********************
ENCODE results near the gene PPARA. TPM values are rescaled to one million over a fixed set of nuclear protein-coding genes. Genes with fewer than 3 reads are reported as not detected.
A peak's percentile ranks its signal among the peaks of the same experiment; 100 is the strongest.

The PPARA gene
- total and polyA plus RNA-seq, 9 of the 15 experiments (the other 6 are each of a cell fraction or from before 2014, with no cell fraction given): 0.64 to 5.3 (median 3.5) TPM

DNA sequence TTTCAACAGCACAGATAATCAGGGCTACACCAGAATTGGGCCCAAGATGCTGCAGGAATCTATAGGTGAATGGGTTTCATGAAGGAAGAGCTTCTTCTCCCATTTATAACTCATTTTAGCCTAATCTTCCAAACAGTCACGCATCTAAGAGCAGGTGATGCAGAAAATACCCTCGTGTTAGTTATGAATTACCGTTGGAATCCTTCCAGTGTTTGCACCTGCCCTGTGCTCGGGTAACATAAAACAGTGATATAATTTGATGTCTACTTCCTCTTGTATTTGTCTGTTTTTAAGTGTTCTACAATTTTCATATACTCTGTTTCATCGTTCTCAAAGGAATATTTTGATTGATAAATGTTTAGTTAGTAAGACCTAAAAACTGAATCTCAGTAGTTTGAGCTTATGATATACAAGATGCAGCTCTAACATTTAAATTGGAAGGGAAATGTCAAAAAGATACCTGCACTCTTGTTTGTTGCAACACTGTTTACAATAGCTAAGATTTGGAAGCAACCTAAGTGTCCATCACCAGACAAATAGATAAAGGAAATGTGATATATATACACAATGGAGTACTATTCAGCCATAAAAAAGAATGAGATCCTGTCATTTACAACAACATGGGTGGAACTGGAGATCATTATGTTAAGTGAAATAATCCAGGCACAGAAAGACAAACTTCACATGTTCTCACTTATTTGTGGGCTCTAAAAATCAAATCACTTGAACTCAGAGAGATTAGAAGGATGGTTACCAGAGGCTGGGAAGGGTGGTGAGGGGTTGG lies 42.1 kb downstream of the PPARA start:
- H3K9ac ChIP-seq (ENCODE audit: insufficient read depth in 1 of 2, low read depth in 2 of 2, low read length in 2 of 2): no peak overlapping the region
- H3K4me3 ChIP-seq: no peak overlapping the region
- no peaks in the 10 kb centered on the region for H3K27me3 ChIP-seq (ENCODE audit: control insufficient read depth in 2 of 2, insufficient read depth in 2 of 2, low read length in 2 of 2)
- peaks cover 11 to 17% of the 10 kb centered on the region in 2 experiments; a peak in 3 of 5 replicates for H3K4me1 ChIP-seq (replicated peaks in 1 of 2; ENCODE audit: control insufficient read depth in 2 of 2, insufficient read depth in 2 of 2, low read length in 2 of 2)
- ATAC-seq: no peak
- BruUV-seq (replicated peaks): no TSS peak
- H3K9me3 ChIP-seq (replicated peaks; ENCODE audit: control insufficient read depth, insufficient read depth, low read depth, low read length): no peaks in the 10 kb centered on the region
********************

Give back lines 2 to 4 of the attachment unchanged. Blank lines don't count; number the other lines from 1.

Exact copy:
A peak's percentile ranks its signal among the peaks of the same experiment; 100 is the strongest.

The PPARA gene
- total and polyA plus RNA-seq, 9 of the 15 experiments (the other 6 are each of a cell fraction or from before 2014, with no cell fraction given): 0.64 to 5.3 (median 3.5) TPM